Graphene amplifiers to increase wireless chip efficiency

 

Triple-mode transistors built from one-atom-thick carbon.

US researchers have built and tested a graphene amplifier that could improve future Bluetooth, radiofrequency identification (RFID) and other wireless devices.

The team claimed to be the first to demonstrate a triple-mode, single-transistor amplifier that was based on graphene and had greater functionality than conventional semiconductor devices.

Graphene is a one-atom-thick sheet of carbon that conducts electricity 100 times faster than silicon and won its discoverers a Nobel Prize in Physics this year.

The amplifier exploited the graphene's ambipolar nature - its ability to reactively use either negative or positive electric carriers, depending on the input signal.

According to the researchers, ambipolarity increased the functionality of a graphene transistor as it allowed current to flow in either direction, and could also act as frequency multiplier.

"This is different to conventional semiconductors, where the type of carrier is pre-determined by the doping during the device fabrication," University of California, Riverside professor Alexander Balandin told iTnews.

"Graphene amplifiers can lead to simpler and faster circuits and chips, smaller in size, and lower in energy consumption. The amplifiers can be used in Bluetooth, cell phone and other applications."

Balandin's research group joined collaborators at Rice University to build the graphene amplifiers six months ago, after having worked on graphene transistors for two-and-a-half years.

In a research paper published in ACS Nano this month, the researchers noted that the amplifier would greatly simplify phase shift keying and frequency shift keying modulation techniques that were used in wireless and radio communications.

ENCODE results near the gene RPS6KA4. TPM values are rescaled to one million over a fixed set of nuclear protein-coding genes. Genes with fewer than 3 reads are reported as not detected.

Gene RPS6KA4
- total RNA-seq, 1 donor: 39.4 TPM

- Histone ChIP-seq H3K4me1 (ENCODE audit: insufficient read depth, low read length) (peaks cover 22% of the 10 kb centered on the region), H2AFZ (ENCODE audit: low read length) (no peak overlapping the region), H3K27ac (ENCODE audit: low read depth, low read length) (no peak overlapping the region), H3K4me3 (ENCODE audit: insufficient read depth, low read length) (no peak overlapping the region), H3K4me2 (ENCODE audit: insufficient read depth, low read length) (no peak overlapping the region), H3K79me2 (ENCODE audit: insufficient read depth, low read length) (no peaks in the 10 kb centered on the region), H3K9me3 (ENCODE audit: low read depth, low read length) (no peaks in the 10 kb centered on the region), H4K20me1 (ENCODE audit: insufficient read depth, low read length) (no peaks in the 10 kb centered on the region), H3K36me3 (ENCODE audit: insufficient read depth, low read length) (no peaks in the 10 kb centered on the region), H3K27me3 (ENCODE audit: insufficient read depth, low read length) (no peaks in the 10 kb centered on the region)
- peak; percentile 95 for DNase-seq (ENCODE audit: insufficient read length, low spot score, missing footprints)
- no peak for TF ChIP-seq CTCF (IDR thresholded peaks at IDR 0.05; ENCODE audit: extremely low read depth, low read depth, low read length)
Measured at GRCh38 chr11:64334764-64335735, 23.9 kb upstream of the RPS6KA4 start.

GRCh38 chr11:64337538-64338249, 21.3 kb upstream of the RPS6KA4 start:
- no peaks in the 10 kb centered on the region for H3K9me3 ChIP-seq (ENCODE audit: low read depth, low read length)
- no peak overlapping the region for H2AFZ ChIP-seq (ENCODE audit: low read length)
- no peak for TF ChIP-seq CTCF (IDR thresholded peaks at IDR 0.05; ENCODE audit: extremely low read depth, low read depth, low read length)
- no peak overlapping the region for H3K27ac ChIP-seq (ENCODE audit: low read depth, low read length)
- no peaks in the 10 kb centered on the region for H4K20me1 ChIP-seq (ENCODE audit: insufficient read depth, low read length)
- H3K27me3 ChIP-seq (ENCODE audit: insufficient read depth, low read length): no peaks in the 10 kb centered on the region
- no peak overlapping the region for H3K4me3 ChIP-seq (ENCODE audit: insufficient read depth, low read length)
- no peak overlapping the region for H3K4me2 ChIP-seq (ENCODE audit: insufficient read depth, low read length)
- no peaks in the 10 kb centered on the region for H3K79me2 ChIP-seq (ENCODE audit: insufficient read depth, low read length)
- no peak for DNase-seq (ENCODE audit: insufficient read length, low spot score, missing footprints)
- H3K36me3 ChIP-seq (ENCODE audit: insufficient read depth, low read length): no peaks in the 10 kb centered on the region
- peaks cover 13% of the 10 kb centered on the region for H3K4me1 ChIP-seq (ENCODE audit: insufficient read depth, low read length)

The single-transistor, triple-mode amplifier achieved what usually required multiple transistors and filtering devices in traditional analogue multipliers, they wrote.

Balandin said graphene would be used in touch screens and in flexible electronics as soon as next year, and as heat spreaders in chips within five years.

"Graphene is likely to make it to analogue and communication electronics within a decade," he predicted.

Copyright © iTnews.com.au . All rights reserved.


Graphene amplifiers to increase wireless chip efficiency
Schematic of the operation of graphene amplifier. Credit: Balandin et al
 
 
 
Top Stories
Meet FABACUS, Westpac's first computer
GE225 operators celebrate gold anniversary.
 
NSW Govt gets ready to throw out the floppy disks
[Opinion] Dominic Perrottet says its time for government to catch up.
 
iiNet facing new copyright battle with Hollywood
Fighting to protect customer details.
 
 
Schematic of the operation of graphene amplifier. Credit: Balandin et al
Sign up to receive iTnews email bulletins
   FOLLOW US...
Latest Comments
Polls
In which area is your IT shop hiring the most staff?




   |   View results
IT security and risk
  26%
 
Sourcing and strategy
  12%
 
IT infrastructure (servers, storage, networking)
  22%
 
End user computing (desktops, mobiles, apps)
  15%
 
Software development
  26%
TOTAL VOTES: 333

Vote
Would your InfoSec team be prepared to share threat data with the Australian Government?

   |   View results
Yes
  57%
 
No
  43%
TOTAL VOTES: 138

Vote